The Natural Heritage of the River Liffey
Ballyward bridge, Brittas River, Cill Bhríde, Glen Heste, Goldenhills, Lorenzo Moore, Manor Kilbride, River Liffey, River Liffey Heritage Project, Wicklow, Wicklow granite, Wicklow Mountains.
The natural heritage of the River Liffey is an integral part of its story. It encompasses the physical geography, ecology and biodiversity along the river. All of these facets of the Liffey are significant in their own right. They have also played no small part in influencing human activity and built heritage along the river. The natural heritage of the River Liffey changes greatly as it makes its way from the Wicklow Mountains to Dublin Bay.
Click on an audio clips to the right to find out more River Liffey Stories about Glaciation; Fish Life and Water Quality.
The source of the river is in an area of blanket bog in the Wicklow Mountains known as the Liffey Head bog. Blanket Bogs cover much of the upland areas of Ireland, include vast stretches of the Wicklow Mountains. Here the covering of peat which has built up over thousands of years is about two metres thick. The main plant species in this area are heathers, mosses and bog cotton and the process of peat formation is still taking place as here as these plants decay. Bog cotton produces white tufts each summer from which it gets its name. The bog is home to the Red Grouse, a rare and endangered species of bird.
The Wicklow Mountains as a whole is home to an estimated 15,000 wild deer and these shy creatures can sometimes be spotted close to the river. Many of them are hybrids due to the interbreeding of the native Irish red deer with the sika deer that were introduced from Japan in the 19th century.
Eels & Other Fish Life
The waters of the Liffey form an important habitat for a variety of birds and fish. The most prominent fish species are salmon and eels. Each year, salmon enter the Liffey from the sea and swim upstream to spawn in the upper reaches of the river and its tributaries. A special shaft was constructed within the dam at Leixlip that allows the fish to negotiate their way upstream. Once they hatch, the young salmon commence a long journey in the opposite direction to the waters of the Atlantic where they feed before returning again to complete the cycle. However, they have never been able to penetrate above Poulaphuca and are not found in the upper reaches of the river.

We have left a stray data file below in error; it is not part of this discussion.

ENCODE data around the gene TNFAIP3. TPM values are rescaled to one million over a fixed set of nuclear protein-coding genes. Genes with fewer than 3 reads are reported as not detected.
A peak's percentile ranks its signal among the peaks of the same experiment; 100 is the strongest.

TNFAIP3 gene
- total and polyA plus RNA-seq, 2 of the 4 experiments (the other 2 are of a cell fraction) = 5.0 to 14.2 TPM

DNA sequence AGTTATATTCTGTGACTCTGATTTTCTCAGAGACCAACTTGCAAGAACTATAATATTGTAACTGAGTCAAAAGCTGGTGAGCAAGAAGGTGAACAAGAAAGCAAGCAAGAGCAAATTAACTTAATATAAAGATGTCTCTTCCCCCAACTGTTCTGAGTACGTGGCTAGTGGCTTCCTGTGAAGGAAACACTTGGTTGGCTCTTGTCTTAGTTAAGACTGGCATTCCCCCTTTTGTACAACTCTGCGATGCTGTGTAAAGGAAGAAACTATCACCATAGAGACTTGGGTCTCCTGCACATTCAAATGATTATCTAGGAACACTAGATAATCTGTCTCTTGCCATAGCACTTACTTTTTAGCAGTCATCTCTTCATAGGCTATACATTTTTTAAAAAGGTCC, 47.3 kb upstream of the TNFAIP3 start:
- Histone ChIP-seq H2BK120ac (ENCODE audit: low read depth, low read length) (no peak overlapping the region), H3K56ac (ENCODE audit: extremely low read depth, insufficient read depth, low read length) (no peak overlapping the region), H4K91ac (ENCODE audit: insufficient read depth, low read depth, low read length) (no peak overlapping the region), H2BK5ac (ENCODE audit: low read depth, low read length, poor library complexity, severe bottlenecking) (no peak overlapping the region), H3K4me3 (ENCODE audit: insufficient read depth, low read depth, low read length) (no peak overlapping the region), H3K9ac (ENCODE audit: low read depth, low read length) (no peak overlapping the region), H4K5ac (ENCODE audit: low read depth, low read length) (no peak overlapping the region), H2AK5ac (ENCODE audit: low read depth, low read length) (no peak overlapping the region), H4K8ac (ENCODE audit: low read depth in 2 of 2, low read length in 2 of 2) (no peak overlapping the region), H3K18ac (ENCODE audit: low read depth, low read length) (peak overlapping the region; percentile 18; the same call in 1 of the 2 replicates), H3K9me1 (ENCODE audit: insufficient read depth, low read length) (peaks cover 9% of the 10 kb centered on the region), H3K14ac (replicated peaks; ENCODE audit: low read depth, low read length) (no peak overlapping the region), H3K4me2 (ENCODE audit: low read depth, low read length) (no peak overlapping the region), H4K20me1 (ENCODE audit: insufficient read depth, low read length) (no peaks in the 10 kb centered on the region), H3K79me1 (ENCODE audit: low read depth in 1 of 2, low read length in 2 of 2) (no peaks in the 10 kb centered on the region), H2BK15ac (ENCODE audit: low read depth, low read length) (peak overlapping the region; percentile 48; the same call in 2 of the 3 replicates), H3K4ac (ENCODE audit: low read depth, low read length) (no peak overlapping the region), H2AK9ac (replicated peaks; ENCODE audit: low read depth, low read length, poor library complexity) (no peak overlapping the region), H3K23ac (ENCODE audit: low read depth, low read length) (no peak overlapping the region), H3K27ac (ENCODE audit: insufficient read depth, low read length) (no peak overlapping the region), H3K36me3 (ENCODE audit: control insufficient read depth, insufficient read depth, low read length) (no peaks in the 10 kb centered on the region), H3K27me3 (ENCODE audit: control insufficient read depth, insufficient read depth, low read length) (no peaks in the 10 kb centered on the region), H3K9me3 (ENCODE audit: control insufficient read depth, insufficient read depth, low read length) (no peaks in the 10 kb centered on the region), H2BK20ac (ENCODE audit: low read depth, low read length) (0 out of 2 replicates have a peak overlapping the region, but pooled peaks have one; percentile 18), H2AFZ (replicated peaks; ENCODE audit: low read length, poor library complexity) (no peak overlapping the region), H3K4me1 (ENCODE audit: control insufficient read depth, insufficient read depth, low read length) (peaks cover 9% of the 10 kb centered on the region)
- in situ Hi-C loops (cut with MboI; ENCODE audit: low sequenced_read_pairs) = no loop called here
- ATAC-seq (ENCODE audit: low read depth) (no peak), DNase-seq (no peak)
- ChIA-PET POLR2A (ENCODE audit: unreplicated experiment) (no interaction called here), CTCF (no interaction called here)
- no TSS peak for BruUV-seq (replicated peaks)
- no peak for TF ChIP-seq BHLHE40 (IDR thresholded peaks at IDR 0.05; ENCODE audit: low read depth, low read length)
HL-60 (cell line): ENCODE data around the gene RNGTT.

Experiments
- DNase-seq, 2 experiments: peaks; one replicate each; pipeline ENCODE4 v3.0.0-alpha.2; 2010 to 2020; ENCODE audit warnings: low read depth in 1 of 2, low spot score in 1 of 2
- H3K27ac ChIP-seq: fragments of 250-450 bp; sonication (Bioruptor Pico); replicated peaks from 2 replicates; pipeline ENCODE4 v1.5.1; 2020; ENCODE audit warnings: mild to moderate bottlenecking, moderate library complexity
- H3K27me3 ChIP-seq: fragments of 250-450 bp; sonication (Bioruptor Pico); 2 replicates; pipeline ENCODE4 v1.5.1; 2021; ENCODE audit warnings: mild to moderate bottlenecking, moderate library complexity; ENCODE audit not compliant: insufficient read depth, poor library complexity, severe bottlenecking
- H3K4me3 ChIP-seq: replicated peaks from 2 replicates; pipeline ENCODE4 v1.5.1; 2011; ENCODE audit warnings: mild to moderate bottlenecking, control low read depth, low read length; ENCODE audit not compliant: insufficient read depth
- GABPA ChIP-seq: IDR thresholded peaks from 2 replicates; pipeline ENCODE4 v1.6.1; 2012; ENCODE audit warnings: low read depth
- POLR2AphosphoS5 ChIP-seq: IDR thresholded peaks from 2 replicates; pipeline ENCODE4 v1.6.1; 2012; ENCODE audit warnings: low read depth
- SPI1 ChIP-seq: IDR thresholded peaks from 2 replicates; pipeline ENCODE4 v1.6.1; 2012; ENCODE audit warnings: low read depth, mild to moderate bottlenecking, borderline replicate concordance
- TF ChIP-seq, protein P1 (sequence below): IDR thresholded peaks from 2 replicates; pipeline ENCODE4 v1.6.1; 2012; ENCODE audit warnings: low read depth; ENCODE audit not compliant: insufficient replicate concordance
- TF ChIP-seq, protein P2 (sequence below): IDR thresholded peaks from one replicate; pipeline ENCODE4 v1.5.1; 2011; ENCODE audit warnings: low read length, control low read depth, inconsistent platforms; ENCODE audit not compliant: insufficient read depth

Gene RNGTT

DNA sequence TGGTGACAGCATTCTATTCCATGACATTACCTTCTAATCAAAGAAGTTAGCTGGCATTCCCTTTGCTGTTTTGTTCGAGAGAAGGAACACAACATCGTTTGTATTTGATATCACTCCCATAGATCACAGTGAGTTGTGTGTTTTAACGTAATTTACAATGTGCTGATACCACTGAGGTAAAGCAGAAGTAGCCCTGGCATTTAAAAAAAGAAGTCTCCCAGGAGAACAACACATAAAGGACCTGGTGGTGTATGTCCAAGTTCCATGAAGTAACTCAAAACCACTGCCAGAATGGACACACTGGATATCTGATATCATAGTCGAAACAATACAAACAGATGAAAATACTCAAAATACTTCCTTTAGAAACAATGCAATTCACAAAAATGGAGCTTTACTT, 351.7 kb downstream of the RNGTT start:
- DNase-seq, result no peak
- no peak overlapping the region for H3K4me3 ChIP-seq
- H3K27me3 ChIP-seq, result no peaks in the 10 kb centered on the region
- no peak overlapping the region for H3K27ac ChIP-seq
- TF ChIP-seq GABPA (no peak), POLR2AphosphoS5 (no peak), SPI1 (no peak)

Eels undertake the same migratory process in reverse. They breed in the Sargasso Sea at the other side of the Atlantic Ocean and swim across to take up residence in the Liffey. Most stay in the lower reaches around Dublin but some of the more adventurous ones have been known to negotiate the weirs and head upstream.
The River Liffey was the subject of an important study of trout carried out in the 1930s by Dr. Rowland Southern and Dr. Winifred Frost. They showed that trout in the alkaline waters of the Liffey, where the river flows over limestone, grow to a larger size than trout in the more acidic waters of the upland areas. Ballysmuttan in Wicklow and Straffan in Kildare were the two main sites on the Liffey where this study was conducted. Blessington Lake and Leixlip Reservoir are the two most popular angling spots along the Liffey. Trout, pike and perch are amongst the species found here. Unfortunately, trout numbers in Blessington Lake have been adversely affected by the presence of pike and perch.
Bird Life at Blessington Lakes
Blessington Lake’s importance for birds has been recognised by its designation as a Special Protection Area and a Wildfowl Sanctuary. It is home to a number of birds who migrate here from the north during the winter months. Of particular note is the colony of Greylag Geese, a species that has been declining in Ireland in recent decades but is flourishing at Blessington. Other notable bird species are the Crested Grebe and the Lesser Black-backed Gull. More common birds like Mallard, Teal, Mute Swan, Whooper Swan and Cormorant also occupy the lake and feed on the surrounding grassland. Another bird present on the lake but found right along the River Liffey is the Grey Heron, which can be spotted standing silently in the waters waiting for the opportunity to catch fish. Much smaller than the heron is the brilliant blue kingfisher which nests along the riverbanks. It can sometimes be seen close to the bridge in Newbridge.
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